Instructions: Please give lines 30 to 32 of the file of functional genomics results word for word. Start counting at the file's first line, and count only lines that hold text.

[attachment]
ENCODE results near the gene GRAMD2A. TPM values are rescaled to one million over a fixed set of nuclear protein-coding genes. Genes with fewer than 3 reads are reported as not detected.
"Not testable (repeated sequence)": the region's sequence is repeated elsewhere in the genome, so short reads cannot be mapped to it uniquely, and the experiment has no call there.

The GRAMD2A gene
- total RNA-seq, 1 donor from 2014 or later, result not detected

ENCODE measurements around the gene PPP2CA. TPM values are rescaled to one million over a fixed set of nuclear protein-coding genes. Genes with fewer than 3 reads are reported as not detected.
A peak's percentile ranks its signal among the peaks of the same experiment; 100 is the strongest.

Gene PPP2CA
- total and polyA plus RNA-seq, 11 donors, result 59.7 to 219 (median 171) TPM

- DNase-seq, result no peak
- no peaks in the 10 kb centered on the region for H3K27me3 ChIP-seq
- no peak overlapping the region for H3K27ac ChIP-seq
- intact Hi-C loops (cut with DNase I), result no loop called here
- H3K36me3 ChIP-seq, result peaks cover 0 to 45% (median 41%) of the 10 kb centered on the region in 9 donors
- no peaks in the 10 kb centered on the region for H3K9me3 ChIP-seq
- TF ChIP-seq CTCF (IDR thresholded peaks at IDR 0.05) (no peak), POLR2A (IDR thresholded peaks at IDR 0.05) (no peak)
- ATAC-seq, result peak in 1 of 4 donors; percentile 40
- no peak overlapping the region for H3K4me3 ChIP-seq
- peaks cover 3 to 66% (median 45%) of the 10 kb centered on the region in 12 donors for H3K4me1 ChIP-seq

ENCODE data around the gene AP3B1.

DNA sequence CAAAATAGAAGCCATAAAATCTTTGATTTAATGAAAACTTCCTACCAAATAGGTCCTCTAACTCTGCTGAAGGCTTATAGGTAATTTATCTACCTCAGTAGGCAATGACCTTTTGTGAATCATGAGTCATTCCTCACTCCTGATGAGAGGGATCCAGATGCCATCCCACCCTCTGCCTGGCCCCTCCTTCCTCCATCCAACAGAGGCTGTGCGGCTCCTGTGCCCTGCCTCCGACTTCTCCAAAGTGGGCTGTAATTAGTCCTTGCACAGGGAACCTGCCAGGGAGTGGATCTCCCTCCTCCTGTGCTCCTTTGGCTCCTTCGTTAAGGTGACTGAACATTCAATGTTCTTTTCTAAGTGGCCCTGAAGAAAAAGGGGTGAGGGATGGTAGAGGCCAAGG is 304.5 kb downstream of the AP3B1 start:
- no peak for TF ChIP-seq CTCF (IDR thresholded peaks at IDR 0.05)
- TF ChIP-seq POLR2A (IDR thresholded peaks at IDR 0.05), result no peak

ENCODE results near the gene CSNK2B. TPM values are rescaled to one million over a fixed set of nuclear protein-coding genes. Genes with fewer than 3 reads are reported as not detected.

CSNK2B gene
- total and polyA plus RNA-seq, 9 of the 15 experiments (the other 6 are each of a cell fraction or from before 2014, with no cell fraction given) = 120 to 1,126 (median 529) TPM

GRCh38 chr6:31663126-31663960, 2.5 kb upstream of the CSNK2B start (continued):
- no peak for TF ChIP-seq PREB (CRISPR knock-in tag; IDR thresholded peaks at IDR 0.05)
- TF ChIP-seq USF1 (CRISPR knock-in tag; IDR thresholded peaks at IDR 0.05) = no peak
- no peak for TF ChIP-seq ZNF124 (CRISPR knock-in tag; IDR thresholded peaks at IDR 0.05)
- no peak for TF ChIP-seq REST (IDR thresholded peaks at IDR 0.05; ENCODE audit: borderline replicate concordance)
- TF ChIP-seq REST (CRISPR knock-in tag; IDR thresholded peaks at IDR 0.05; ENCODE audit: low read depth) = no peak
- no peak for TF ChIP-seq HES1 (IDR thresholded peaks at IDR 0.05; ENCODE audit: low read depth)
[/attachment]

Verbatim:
- no peak for TF ChIP-seq REST (IDR thresholded peaks at IDR 0.05; ENCODE audit: borderline replicate concordance)
- TF ChIP-seq REST (CRISPR knock-in tag; IDR thresholded peaks at IDR 0.05; ENCODE audit: low read depth) = no peak
- no peak for TF ChIP-seq HES1 (IDR thresholded peaks at IDR 0.05; ENCODE audit: low read depth)